Another scare in the skies above China early this morning after a flight bound for Shenzhen was forced to turn back because of a bomb scare which was likely the result of a jilted boyfriend.

Shenzhen Airlines flight ZH9786 had just taken off from Hefei Airport in Anhui Province when an anonymous phone call was received that a bomb was on board. Shenzhen Airlines was informed immediately to land at the nearest possible place, which turned out to be Nanchang Airport. Nothing unusual was found on the plane following an inspection, media reports said.

According to Hefei Airport, a man called an airport service telephone to say a woman on board the flight had taken an explosive item on board. The woman was identified when the plane landed, but she wasn’t found to be carrying anything suspicious. Turns out her boyfriend may have been angry after a conflict with the woman, and probably phoned in the threat to embarrass her.

Photo Credit: Life Cherries


Security checks at PRD airports about to get American-ized

Posted: 09/2/2011 5:14 pm

Anyone who travels to America – or especially within it – will know that it isn’t exactly a pleasant experience. The Transportation Security Administration (TSA for short) makes life miserable by fondling everything from breasts to colostomy bags to little kids as they pass through security. Some call this “security theatre“, other’s call it a pain in the a**.

Unfortunately, it looks like airports in China will be taking a page from the TSA and stepping up their own airport security. Life of Guangzhou has the details:

Passengers from some flights will be required to undergo a stricter body check, which can include removing shoes and leather belts. Passengers demanded to open belongings will increase by 50 percent.

The airport authority reminds passengers not to bring contraband goods such as lighters, matches or lithium batteries. To avoid huge crowds and flight delays, the authorities have increased the current 25 security gates to 52.

Beijing and Shanghai airports have also concurrently implemented the level II security check. Level II security check was once operated during the 2008 Beijing Olympic Games and 2010 Shanghai Expo.

The question here is… why? The Asian Games happened nearly a year ago, and the Universiade is all wrapped up. The Beijing Olympics and Shanghai Expo are ancient memories. Seems an odd time to step up security, unless the authorities know something we don’t.

And perhaps they do. Without treading too far down a path which might get this website blocked, there has been some unrest in certain sensitive regions of China. I Want China Times sums it up:

The Civil Aviation Administration of China didn’t give any reason for the increased security and passengers hadn’t been notified in advance but there was speculation the move was related to the recent discovery of knives and other banned items at an airport in the Xinjiang Uygur Autonomous Regions in the country’s northwest, Shanghai Daily said in a report.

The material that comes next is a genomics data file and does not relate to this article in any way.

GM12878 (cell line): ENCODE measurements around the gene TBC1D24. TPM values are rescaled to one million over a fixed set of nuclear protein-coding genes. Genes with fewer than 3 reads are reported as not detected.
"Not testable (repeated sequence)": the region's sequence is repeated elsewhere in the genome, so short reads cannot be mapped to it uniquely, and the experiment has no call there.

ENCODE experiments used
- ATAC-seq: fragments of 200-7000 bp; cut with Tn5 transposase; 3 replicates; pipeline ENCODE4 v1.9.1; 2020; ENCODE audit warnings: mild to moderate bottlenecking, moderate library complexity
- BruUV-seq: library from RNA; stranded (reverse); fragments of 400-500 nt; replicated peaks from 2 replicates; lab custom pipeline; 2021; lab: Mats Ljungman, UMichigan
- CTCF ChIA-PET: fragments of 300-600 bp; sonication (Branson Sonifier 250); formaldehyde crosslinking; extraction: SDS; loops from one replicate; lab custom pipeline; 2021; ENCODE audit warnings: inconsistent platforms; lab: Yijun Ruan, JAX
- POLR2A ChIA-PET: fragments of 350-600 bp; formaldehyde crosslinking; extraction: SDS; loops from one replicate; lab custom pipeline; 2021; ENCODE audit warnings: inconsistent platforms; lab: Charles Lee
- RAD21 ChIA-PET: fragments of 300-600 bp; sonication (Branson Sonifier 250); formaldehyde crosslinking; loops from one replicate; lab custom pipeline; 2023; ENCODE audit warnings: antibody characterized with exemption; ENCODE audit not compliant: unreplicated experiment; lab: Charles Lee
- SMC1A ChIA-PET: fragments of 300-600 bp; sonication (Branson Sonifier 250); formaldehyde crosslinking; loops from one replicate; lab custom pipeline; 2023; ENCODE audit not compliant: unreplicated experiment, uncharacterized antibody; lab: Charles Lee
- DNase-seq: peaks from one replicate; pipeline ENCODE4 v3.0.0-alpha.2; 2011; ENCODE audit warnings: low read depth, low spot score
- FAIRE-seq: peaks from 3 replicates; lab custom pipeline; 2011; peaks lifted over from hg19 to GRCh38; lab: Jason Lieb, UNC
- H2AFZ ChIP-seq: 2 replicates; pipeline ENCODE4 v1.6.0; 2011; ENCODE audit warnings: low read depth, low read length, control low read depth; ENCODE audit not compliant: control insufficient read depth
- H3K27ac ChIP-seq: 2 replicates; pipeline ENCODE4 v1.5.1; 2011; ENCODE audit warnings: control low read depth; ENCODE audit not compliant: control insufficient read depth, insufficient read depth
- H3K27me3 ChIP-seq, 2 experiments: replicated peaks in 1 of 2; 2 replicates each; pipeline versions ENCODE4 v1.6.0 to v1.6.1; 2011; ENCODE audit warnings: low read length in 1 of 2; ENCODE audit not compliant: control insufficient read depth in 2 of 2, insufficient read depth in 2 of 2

No word on how long this treatment will last, but it’s nice to know that Chinese passengers don’t take any more kindly to it than their American counterparts:

The sudden imposition of stricter checks caused problems at Beijing Capital International Airport with long queues, arguments and even scuffles breaking out among passengers having to wait a much longer time to get through the security checks.

Many passengers complained on the microblog. Photos posted online showed the airport crowded with passengers in scenes that were described as like a “busy and noisy railway station during the annual spring rush.”

Passengers said it took them more than one hour to get through security and about half of them had their luggage opened and inspected.

Make sure you arrive at the airport extra early. And leave your dignity at home.


Don’t be bringing cyanide, explosives, or firearms on public transport in Shenzhen

Posted: 07/14/2011 11:05 am

Beijingers will be very familiar with this: tighter and tighter restrictions ahead of an international sporting event. Having lived in Beijing during the Olympics in 2008, I can say, humbly, that Beijing’s restrictions were much worse than what’s been happening in Shenzhen so far. Back then, even outdoor eating areas or beer gardens were closed for security reasons, in the middle of summer!

Nonetheless, if you ride the Shenzhen Metro (be careful of those pesky escalators), you’ll have already noticed some enhanced security measures. This is now going to be spread to all forms of public transport in Shenzhen, according to a report in the Southern Metropolis Daily (南方都市报) so kindly translated by @MissXQ:

Shenzhen will extend security checks from the subway to all kinds of public transportation, such as buses, intercity buses, travel vans and taxis from August 1st to 25th, according to a joint announcement from the Shenzhen Municipal Public Security Bureau and Transport Commission of Shenzhen Municipality.

Nine classification of items are not allowed to be brought on board public transportation by passengers.

Seems straight forward, right? Well, here are the nine categories:

  • firearms, military or police weapons
  • explosives
  • control tools
  • flammable items
  • toxic chemicals: including cyanide, pesticides and other highly toxic or corrosive materials
  • substances including sulfuric acid, hydrochloric acid, nitric acid, liquid batteries, sodium hydroxide, potassium hydroxide, and more
  • radioactive substances: radioisotopes such as radioactive substances
  • anything that may endanger flight safety or interfere with the normal functioning of the various instruments of an aircraft, strong magnetic material, or a material with a strong or irritating smell
  • the provisions of state laws and regulations of other normally prohibited goods for transport

I’m not sure if carrying radioactive material in a Shenzhen taxi was a pressing social issue that needed attention, but there you have it. If you have any stories or good photos of intense security in Shenzhen in the lead-up to the Universiade, send us a quick email to let us know.

Be safe out there.


Keep in Touch

What's happening this week in Shenzhen, Dongguan and Guangzhou? Sign up to be notified when we launch the This Week @ Nanfang newsletter.

sign up for our newsletter

Nanfang TV